After the personalized tour I followed Julia’s proposal for this excursion. With the help of my map it wasn’t very difficult to get to Bedford, the hip street in Williamsburg: full of bars, bookstores, record stores, a few small but good art galleries and lots of people full of style (pleasure for my eyes). To talk about the art spaces I’d like to see a bit more of them. Galleries like Like de Spice and the Pierogi Gallery had extremely different showings: one very figurative, modern but figurative anyway, while the other had drawings and maps that marked the route towards an undetermined point, playing with political and the different powers in this country; both interesting but not too much. I think this city has been such an impact on me that not seeing strong powerful work is not provoking strong powerful sensations in me, nor leading my eyes towards them… This city is the big artwork for me right now.

New York is imposible to escape from. Every reality and every new image make an big impression on me, move me, inspire me, making me feel that the world is moving, that everything that happens is something new, independent from the day before, independent form the reality of my own world: and I like it. It distracts me without making me fly, landing on every corner, every step, every subway station, in the eyes on each and every inhabitant of this city.

Monday, April 4, 2011

It's America?

Today I remembered the work of a chilean artista, Alfredo Jaar, who has been living in New York for a couple of years and who some time ago did an intervention in the middle of Times Square. In one of the led screens he exposed a map of the US and on it he wrote: “This is not America”. The work was quite polemic, for many thought he was offending their homeland. Jaar did it as a form of protest, because everyone who lives in America is American.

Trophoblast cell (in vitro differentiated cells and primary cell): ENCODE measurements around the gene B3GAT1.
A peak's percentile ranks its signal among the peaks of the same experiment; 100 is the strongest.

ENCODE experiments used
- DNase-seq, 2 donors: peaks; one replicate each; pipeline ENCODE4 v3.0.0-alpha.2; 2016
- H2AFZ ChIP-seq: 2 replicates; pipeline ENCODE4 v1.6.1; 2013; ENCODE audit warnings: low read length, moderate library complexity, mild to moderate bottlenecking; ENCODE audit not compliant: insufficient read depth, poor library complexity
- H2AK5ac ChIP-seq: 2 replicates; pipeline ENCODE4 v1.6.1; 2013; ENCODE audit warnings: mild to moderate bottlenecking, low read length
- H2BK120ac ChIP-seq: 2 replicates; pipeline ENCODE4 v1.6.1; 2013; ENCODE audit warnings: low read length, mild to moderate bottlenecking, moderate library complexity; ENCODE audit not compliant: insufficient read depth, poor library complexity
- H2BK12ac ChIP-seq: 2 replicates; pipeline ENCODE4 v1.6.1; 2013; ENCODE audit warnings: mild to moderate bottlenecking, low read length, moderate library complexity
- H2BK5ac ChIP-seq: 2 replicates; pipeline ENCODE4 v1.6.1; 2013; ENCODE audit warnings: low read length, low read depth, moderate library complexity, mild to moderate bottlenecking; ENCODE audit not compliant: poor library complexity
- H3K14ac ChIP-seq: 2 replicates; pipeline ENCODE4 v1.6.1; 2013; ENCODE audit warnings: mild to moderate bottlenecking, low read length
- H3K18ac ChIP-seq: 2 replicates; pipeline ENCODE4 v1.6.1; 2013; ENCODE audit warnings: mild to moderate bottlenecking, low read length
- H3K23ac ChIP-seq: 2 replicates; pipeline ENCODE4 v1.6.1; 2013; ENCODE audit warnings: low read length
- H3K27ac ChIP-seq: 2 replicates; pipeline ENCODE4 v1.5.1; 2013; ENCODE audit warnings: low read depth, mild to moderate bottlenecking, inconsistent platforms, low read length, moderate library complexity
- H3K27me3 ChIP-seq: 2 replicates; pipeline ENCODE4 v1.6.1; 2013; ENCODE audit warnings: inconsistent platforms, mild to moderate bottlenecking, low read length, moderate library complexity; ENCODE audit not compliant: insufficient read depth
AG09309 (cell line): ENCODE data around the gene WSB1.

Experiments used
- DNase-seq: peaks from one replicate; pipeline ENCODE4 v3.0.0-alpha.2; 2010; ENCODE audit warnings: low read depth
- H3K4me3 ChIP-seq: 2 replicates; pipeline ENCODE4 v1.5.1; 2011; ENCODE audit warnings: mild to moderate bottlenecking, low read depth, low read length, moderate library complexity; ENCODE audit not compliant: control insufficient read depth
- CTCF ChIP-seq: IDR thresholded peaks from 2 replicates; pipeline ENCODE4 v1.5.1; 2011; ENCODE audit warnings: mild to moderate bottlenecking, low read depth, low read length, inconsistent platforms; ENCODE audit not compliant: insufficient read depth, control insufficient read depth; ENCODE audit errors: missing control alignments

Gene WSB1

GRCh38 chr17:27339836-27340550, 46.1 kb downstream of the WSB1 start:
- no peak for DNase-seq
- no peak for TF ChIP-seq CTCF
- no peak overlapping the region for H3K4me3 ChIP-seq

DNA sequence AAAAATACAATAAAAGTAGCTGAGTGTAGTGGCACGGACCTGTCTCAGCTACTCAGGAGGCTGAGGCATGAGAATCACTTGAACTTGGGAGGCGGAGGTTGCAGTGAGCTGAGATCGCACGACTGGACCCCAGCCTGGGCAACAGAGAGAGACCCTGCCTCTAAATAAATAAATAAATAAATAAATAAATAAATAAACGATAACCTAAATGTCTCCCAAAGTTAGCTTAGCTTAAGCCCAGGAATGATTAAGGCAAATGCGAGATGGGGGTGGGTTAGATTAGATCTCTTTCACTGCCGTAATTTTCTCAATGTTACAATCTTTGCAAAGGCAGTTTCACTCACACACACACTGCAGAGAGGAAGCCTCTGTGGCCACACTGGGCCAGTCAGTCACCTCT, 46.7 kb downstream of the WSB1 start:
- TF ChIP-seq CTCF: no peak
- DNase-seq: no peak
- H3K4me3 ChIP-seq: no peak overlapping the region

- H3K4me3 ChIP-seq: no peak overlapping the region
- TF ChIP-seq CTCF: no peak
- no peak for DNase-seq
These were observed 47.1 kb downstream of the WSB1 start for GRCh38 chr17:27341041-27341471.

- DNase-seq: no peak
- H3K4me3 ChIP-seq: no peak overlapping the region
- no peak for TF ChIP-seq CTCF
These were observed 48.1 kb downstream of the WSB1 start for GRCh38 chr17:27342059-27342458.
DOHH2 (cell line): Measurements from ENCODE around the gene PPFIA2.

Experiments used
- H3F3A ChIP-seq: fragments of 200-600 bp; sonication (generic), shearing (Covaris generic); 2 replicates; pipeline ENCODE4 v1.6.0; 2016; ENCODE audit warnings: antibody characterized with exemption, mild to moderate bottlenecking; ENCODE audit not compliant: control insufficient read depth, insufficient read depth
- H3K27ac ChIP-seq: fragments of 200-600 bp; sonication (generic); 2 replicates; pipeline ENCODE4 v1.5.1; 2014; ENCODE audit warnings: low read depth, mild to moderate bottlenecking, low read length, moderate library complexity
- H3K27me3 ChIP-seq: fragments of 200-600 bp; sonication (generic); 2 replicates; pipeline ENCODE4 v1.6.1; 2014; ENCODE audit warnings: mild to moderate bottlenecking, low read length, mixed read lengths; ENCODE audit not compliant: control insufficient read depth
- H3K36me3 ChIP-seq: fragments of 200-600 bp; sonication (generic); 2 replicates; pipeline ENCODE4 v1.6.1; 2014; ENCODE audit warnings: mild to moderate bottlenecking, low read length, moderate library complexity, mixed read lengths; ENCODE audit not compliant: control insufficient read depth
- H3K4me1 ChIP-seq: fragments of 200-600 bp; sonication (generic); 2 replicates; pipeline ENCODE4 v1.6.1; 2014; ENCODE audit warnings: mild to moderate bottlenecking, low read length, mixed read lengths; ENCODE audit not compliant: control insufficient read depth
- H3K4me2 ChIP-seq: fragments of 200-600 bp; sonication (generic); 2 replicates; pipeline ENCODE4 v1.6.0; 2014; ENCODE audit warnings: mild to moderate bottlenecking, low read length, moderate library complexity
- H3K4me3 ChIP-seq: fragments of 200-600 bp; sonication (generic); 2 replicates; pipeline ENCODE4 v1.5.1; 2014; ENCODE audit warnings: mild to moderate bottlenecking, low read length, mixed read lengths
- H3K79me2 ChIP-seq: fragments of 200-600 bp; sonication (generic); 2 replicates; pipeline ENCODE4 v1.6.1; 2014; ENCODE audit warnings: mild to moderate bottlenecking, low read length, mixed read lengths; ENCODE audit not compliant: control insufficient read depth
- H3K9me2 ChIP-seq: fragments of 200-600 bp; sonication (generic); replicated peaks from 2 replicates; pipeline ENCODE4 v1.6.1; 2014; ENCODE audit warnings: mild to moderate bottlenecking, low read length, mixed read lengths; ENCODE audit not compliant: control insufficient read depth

Walking down Broadway I remembered the piece, giving it an interpretation I had never given it before: this city is overpopulated with foreigners, belong to everyone as well as to no one; Jaar is right. “This is not America” is a work for every country of the world, for every person I saw today on the street, for the young, for the old, for the white, for black people, Asians and Nordics, belonging to everyone who decides to live here. At some moments I closed my eyes and tried to separate the voices I heard, as to differentiate languages: all together in one place, none imposed over the other, all at the same level at the same time. It could almost be an impressionist piece, full of color, lots of pigmentation, half romantic even. But when you open your eyes and began seeing the faces of it all, you begin to travel through installations, performances, through the universality of this city. Everyone being so different, no one looking like anyone else, no one looking at anyone, except me: observing every detail in everyone that passed by, assuming that New York is not only made of buildings, of great constructions, nor skyscrapers that I’ve been able to watch enthusiastically and puzzlement on every street, every corner as well as today in the Skyscraper Museum. New York is also that unstoppable devotion from its people, that big “hey, here we are” sign… We are part of a world that no one wants to get off of.